Part of the reason for both the lack of space and the happy faces is that MSF is achieving a lot in Somalia. One of the most prevalent serious diseases we treat here is kala azar (leishmaniasis), a condition that mostly affects children. If not treated, kala azar is almost always fatal. When patients arrive in the health centre they are often desperately sick and sometimes malnourished. After careful treatment of the disease and admission into our Therapeutic Feeding Programme for the severely malnourished, it generally takes about five weeks for kala azar patients to be discharged: fat, happy and cured. Word has spread to the surrounding areas and we have noted a month on month increase in patients for over a year.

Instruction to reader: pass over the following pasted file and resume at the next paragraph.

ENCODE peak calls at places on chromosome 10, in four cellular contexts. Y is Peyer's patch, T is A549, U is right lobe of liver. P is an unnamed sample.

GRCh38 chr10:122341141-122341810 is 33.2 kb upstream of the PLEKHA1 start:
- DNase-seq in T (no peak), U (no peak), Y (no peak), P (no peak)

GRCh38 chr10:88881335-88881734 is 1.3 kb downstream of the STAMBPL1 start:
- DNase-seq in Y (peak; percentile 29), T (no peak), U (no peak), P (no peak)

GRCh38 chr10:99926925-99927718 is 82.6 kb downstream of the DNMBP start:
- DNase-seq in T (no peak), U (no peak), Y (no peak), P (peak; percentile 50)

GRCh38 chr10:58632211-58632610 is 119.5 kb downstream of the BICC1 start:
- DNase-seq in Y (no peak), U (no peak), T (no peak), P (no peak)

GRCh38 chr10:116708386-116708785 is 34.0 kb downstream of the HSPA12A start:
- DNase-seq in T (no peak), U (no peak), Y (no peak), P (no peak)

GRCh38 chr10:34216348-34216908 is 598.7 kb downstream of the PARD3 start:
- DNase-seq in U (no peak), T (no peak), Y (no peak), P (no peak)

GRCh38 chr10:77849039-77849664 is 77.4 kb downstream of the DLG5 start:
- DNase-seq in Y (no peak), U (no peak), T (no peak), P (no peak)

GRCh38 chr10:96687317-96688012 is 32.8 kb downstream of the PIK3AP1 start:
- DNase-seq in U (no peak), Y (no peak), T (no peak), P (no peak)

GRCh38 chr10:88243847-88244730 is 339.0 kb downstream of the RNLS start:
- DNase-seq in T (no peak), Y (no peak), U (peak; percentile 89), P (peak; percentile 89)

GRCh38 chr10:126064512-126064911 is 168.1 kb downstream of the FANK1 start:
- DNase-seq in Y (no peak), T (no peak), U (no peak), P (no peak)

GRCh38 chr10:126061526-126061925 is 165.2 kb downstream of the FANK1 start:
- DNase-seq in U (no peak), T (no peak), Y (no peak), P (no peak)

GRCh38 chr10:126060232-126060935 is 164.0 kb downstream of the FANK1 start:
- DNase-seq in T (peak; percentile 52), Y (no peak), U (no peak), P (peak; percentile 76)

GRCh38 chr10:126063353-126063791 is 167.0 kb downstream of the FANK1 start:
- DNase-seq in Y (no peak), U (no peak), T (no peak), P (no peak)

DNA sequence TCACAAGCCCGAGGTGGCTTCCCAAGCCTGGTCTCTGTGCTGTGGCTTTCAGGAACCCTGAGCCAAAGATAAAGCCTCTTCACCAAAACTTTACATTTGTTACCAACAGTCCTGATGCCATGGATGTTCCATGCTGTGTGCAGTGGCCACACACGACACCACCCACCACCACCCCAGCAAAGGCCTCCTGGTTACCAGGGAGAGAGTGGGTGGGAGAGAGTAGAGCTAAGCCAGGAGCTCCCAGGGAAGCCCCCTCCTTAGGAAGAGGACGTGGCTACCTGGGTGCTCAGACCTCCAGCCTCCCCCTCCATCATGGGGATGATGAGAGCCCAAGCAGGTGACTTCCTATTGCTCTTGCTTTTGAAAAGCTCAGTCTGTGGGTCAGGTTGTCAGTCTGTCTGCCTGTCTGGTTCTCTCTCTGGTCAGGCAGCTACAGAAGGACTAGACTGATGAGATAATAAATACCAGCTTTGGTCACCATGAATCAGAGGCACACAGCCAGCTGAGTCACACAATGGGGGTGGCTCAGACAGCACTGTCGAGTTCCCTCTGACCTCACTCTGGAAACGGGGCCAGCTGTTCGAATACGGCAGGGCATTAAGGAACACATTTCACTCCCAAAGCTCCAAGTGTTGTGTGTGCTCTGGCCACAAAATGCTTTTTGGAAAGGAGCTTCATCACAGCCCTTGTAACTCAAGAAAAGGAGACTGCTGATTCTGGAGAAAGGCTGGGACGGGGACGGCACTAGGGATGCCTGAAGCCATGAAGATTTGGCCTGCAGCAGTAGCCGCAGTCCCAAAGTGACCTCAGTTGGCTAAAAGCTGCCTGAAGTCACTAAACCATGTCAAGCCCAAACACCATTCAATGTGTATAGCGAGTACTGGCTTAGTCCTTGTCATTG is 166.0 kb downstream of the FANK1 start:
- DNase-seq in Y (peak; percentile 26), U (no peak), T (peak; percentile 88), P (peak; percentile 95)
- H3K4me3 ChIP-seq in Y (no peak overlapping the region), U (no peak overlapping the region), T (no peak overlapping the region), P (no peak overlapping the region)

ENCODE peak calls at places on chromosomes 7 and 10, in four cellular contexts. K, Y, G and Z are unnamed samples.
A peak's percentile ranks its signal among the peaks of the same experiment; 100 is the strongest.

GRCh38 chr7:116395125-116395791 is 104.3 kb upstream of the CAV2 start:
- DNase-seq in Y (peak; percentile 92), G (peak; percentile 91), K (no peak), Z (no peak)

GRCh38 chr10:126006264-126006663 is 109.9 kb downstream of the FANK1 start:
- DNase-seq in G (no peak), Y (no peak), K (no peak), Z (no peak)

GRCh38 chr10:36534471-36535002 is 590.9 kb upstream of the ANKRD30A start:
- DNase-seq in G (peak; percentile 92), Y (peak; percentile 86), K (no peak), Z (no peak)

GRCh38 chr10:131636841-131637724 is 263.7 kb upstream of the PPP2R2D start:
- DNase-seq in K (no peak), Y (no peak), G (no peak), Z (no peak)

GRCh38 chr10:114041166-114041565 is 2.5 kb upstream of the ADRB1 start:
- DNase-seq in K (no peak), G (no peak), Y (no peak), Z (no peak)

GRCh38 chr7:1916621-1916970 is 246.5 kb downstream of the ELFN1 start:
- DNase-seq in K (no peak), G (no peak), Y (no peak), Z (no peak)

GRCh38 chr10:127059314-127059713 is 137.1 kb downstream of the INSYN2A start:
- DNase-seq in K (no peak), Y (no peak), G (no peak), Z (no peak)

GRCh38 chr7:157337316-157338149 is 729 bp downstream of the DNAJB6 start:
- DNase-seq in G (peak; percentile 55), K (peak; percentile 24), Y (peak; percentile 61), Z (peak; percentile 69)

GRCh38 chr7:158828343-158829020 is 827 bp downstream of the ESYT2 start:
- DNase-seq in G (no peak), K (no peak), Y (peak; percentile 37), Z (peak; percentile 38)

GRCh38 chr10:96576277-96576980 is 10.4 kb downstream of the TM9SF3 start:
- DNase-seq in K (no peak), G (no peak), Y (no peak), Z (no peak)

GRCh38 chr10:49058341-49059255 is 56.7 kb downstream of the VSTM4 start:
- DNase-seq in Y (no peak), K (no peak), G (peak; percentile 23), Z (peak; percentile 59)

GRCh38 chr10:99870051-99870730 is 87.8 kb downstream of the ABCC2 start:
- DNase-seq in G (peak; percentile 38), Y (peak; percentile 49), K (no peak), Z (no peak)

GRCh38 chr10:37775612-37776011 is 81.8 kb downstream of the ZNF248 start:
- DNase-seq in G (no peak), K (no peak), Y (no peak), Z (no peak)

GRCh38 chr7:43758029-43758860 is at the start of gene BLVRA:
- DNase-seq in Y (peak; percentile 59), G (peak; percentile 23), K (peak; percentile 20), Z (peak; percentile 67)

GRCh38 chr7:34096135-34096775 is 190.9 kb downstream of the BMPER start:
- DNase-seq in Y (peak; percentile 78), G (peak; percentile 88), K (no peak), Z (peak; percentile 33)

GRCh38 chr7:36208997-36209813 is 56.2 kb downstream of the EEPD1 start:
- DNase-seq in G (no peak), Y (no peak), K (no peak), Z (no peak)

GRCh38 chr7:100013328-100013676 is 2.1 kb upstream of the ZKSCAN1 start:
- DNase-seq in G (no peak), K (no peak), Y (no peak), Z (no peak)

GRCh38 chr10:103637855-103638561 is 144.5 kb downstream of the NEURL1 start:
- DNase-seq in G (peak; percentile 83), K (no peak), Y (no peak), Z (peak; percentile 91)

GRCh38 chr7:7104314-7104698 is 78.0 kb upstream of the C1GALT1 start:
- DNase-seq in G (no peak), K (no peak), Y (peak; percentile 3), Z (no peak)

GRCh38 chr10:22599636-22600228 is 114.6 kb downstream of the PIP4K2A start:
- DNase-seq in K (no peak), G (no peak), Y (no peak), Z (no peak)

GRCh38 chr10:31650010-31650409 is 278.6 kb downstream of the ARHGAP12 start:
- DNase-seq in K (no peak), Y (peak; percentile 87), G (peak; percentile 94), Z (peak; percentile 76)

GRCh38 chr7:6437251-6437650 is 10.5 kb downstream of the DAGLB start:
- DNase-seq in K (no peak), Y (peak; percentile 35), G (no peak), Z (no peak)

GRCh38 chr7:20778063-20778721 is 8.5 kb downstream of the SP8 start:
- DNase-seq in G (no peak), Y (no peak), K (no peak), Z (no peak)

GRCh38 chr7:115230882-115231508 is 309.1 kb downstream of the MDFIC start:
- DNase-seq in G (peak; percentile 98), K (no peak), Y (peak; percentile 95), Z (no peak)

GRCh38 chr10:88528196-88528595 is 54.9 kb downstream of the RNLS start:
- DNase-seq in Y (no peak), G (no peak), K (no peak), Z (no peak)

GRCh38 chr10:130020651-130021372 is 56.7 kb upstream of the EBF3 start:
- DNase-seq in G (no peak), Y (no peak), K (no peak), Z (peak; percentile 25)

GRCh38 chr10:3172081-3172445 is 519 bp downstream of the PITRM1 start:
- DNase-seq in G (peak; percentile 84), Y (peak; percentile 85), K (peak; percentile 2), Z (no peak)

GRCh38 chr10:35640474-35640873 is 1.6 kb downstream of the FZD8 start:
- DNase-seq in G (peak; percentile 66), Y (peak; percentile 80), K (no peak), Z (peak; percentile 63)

It will be a while before Isaac leaves the hospital. His condition is serious and unfortunately, although his spine will not become any worse, he will not recover completely. However, when he first arrived he was too weak to stand and so to see him walking gives everyone hope. Doubtless, like the country itself, he has many problems ahead of him. There are no schools, very few hospitals and many of the charities and agencies that would usually be willing to help improve the situation are absent due to the high level of insecurity. Given these factors, the future looks as grim as ever for Somalia but, watching Isaac walk, head down against the wind, I feel not pity but hope and admiration for these uniquely brave people.